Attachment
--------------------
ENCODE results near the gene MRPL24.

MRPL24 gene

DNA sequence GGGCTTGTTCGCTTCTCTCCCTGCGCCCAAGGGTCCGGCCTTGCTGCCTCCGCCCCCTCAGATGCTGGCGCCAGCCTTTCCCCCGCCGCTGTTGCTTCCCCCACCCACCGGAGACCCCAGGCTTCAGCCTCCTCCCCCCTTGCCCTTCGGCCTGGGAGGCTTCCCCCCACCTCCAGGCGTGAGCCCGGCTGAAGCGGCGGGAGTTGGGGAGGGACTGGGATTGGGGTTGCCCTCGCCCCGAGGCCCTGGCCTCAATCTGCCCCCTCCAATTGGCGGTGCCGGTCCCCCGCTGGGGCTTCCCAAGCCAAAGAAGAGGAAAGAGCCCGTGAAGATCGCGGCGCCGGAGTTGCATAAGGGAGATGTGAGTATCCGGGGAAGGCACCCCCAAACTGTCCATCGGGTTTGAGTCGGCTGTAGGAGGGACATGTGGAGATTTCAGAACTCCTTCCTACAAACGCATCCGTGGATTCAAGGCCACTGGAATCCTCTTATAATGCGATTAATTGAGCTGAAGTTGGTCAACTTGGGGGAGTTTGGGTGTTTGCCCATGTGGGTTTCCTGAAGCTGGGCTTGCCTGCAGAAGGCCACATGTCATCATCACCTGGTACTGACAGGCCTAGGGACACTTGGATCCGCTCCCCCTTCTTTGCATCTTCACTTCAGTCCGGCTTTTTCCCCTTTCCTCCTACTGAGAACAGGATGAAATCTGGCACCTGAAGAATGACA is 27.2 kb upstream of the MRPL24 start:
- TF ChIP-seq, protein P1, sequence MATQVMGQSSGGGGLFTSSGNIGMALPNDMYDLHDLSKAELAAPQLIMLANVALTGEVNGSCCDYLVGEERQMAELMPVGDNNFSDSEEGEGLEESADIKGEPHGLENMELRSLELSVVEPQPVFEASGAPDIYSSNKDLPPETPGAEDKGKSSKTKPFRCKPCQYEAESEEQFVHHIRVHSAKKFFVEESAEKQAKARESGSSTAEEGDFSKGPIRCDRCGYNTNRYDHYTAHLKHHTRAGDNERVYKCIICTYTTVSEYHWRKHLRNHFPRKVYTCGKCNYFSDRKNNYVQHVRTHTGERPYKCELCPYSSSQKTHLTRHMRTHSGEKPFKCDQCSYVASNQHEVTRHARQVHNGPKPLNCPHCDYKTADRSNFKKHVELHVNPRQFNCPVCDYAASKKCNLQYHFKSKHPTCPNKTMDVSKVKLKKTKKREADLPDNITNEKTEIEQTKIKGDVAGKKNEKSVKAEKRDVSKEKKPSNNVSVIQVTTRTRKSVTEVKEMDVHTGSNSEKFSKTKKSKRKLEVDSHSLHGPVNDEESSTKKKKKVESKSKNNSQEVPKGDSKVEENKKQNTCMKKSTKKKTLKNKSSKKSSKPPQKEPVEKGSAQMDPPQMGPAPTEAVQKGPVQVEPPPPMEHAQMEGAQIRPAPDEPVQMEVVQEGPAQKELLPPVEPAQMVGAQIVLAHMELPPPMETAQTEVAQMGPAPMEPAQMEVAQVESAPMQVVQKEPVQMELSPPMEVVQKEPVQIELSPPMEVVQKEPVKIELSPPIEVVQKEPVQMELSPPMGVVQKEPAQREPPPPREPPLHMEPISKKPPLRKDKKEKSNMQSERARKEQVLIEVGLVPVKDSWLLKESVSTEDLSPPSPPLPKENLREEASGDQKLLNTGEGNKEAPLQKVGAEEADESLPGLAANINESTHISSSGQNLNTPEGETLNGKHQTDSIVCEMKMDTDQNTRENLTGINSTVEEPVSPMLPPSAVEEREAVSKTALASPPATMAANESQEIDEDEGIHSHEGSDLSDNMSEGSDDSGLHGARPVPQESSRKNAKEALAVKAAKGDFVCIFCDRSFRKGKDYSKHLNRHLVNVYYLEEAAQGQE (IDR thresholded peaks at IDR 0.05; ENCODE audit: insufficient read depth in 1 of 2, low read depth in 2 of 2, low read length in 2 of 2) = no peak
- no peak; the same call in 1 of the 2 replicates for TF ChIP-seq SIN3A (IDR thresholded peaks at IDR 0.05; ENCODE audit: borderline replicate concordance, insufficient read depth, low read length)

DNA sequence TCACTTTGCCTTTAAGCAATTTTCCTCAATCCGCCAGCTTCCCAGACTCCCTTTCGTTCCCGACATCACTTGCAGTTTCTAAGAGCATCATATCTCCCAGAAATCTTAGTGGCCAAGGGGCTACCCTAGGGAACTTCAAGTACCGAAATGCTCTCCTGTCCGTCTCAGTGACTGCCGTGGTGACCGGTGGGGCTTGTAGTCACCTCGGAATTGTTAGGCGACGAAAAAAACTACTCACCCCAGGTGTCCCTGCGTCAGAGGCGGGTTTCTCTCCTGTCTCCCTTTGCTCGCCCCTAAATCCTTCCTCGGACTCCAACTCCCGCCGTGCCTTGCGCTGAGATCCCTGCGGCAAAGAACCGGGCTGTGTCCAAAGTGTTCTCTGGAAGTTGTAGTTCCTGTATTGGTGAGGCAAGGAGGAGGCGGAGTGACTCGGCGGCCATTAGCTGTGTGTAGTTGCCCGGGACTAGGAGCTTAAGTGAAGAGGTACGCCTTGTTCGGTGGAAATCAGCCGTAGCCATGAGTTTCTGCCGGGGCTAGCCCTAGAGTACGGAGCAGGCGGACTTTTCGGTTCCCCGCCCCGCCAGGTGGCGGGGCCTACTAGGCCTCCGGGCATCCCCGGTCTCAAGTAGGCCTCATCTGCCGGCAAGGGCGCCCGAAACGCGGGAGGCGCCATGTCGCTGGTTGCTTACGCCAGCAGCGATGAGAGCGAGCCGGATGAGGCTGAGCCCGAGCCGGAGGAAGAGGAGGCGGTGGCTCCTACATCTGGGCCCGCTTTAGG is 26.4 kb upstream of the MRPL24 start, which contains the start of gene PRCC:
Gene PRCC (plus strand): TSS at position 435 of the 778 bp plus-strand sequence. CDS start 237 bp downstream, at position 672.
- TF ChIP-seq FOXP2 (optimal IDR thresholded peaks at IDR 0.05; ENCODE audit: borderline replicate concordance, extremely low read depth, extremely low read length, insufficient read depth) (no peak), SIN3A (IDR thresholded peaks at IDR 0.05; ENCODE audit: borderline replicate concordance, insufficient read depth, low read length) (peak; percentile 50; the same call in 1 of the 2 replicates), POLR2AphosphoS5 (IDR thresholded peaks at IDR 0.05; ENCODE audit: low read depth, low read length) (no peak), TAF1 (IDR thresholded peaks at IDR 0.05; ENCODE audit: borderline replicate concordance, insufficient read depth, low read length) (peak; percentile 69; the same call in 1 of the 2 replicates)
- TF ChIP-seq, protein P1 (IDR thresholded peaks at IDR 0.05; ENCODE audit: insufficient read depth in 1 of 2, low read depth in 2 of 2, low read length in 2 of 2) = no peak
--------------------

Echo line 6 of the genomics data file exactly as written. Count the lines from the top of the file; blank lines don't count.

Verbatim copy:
DNA sequence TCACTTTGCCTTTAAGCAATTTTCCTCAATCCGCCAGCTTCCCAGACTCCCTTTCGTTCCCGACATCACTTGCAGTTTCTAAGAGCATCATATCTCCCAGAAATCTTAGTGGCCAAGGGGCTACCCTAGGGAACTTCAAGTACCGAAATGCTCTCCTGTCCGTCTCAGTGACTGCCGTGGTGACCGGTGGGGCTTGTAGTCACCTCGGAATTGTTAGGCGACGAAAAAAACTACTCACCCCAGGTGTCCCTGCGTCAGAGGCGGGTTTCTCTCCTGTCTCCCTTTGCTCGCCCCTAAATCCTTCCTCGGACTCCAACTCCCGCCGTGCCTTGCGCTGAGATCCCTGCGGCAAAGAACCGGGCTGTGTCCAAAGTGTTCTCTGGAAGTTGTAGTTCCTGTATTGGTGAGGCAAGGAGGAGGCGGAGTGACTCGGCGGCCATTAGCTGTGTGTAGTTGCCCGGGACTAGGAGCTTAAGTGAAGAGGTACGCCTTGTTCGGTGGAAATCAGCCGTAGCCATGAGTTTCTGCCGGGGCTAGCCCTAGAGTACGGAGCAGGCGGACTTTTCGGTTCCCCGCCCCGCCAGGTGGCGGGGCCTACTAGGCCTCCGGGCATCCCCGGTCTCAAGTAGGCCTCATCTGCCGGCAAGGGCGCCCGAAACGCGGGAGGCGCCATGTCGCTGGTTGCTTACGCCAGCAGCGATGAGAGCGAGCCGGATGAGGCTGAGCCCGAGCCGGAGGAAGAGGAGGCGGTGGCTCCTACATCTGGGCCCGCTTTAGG is 26.4 kb upstream of the MRPL24 start, which contains the start of gene PRCC: